objectively unreasonable application of Supreme Court precedent.
But this Court is not
reviewing the harmlessness finding at all because there was no underlying finding of
constitutional error. The question on the merits of Ground One is not whether the First District
accurately summarized the transcript in evaluating harmlessness, but whether the Supreme Court
has ever held that admission of other acts testimony is unconstitutional, which it has not.
Ground Two: Other Acts Evidence from the Recorded Statement of the Second Victim
In Ground Two Kelley complains of the admission of different bad acts testimony, this
time appearing in a recorded statement of the second victim. As with the statements at issue in
Ground One, the First District found they were improperly admitted but the error was harmless.
The Report recommended dismissal on the same basis as Ground One (ECF No. 13, PageID
463). Kelley’s only objection on Ground Two is that the Magistrate Judge did not review the
entire trial record before filing the Report (Objections, ECF No. 17, PageID 484).
Because Kelley did not fairly present this claim to the First District as a constitutional
claim, it is procedurally defaulted on the same basis as recommended for Ground One. The
Objections accurately quote the Report as offering an alternative merits analysis: “[Ground
Two] would fail on the merits if the Court were to reach the merits.” (Objections, ECF No. 17,
PageID 483, quoting Report, ECF No. 13, PageID 463.) Kelley’s objection seems to be that a
habeas court “commits reversible error” if it does not review the entire state court record on the
merits, even if a claim is found to be procedurally defaulted. This argument has the habeas
review process upside down.
Under Rule 4 of the Rules Governing § 2254 Cases, the habeas court performs an initial
review before even ordering the State to answer. At that stage, the court is free to raise the
affirmative defenses of the statute of limitations or procedural default sua sponte. White v.
Mitchell, 431 F.3d 517, 524 (6th Cir. 2005); Sowell v. Bradshaw, 372 F.3d 821, 830 (6th Cir.
2004); Lorraine v. Coyle, 291 F.3d 416 (6th Cir. 2002)(§ 2254 capital case); White v. Mitchell,
431 F.3d 517, 514 (6th Cir. 2005)(capital case); Elzy v. United States, 205 F.3d 882 (6th Cir.
2000)(§ 2255 case). Procedural default may be waived by failing to assert it. Getsy v. Mitchell,
495 F.3d 295, 317 (6th Cir. 2007)(en banc), citing Slagle v. Bagley, 457 F.3d 501, 514 (6th Cir.
2006); Gray v. Netherland, 518 U.S. 152, 166 (1996). But even if waived by the State, it may be
raised sua sponte by the federal courts. Lovins v. Parker, 712 F.3d 283 (6th Cir. 2013), citing
Howard v. Bouchard, 405 F.3d 459, 476 (6th Cir. 2005). Neither the statute of limitations nor
procedural default is a jurisdictional bar, but it would be plain error for a district court to ignore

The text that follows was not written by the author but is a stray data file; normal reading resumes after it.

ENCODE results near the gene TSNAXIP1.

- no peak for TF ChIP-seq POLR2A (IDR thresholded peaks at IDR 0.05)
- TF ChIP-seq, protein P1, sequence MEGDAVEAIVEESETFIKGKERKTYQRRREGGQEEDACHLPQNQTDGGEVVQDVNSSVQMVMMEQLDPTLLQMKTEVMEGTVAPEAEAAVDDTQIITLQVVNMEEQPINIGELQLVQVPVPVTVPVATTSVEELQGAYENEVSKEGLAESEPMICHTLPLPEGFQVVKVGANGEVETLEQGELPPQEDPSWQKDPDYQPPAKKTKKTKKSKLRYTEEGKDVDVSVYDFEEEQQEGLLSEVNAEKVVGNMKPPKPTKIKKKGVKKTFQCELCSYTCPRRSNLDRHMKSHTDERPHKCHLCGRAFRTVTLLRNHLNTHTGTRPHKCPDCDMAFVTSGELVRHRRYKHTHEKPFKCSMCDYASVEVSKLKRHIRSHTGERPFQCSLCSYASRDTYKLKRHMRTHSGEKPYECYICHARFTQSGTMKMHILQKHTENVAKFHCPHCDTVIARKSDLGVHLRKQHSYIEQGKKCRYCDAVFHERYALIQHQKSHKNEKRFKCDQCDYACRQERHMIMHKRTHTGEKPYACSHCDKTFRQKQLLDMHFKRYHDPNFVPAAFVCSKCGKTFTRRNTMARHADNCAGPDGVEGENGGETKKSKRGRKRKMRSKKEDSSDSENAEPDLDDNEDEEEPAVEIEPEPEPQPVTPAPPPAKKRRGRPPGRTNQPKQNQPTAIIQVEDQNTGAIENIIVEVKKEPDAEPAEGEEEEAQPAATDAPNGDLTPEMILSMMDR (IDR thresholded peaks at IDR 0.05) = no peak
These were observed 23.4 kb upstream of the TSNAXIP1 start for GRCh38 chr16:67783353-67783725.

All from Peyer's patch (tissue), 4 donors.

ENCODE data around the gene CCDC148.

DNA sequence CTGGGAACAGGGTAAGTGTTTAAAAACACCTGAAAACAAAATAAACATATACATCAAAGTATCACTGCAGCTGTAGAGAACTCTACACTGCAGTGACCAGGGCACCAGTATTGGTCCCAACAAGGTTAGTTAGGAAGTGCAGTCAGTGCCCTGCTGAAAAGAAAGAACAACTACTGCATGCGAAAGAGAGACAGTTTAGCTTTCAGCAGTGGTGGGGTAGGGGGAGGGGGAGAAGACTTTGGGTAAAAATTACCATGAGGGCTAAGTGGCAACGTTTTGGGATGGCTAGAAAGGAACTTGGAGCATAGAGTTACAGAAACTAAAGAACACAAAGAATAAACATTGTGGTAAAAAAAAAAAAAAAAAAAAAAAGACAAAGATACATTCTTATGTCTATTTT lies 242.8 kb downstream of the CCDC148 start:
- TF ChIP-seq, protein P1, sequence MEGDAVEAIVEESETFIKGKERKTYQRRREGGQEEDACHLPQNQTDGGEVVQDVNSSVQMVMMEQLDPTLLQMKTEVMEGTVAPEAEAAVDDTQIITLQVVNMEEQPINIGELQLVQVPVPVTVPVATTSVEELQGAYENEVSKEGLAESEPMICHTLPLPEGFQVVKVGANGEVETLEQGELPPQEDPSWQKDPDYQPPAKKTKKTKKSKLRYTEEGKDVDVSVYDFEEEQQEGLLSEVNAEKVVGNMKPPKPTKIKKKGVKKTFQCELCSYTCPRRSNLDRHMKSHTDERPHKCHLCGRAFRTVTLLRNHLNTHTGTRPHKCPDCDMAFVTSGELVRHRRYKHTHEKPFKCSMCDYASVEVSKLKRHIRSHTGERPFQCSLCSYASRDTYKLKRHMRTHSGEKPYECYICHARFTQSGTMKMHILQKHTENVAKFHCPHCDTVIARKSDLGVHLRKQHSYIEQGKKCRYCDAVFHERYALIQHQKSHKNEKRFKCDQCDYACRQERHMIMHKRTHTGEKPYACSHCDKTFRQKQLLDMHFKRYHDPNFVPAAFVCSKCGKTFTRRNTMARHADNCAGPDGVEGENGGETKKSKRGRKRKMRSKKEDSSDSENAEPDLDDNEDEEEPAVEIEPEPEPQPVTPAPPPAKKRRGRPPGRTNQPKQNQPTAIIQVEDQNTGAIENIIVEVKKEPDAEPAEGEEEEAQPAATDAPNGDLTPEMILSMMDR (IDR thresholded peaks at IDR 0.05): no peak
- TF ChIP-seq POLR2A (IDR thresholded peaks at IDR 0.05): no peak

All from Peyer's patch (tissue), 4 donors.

either defense in the interest of reviewing the entire state court record on the merits of a habeas
Ground Three: Trial Judge’s Ex Parte Communication with the Jury
In his Third Ground for Relief, Kelley asserts that the trial judge’s ex parte
communication with the jury about a security issue denied him a fair trial. The Report found that
this claim was procedurally defaulted by the failure to timely appeal to the Ohio Supreme Court.
That finding is WITHDRAWN on the same basis as with Ground One. The Warden did not
claim procedural default of this Ground for lack of fair presentation.
The Report provides an alternative merits analysis on Ground Three (Report, ECF No.
13, PageID 464-65). The First District applied principles from Supreme Court precedent to
decide that it was error for the trial judge to have this conversation with the jury ex parte but also
found the error was harmless. The Report concluded that the critical question on the merits of
Ground Three was whether the First District’s conclusion on harmlessness was entitled to
deference under the AEDPA and found that it was.
Kelley objects that the Magistrate Judge “merely reviewed and adopted the findings of
the first district appellate court” instead of reviewing the entire state court record (Objections,
ECF No. 17, PageID 481). Kelley is correct. The Report reached the conclusion that AEDPA
deference was due “in light of the evidence summarized by the First District . . .” (Report, ECF
No. 13, PageID 465).
Kelley objects that in its summary on harmlessness on Ground Three, the First District
did not mention (1) the absence of any physical evidence linking Kelley to the shooting (2)
questions about the credibility of the state’s witnesses. However the First District did discuss the
absence of physical evidence connecting Kelley to the crime and the questions of credibility
raised in cross-examination of the second victim, Davis, in its finding of harmlessness as to
admission of others acts testimony. State v. Kelley, supra, at ¶ 17.
In reviewing a state court decision under 28 U.S.C. § 2254(d)(1) and (2), the federal
courts read those decisions as a whole. There is no obligation on a state court to repeat factual
findings supporting a harmlessness conclusion under each assignment of error.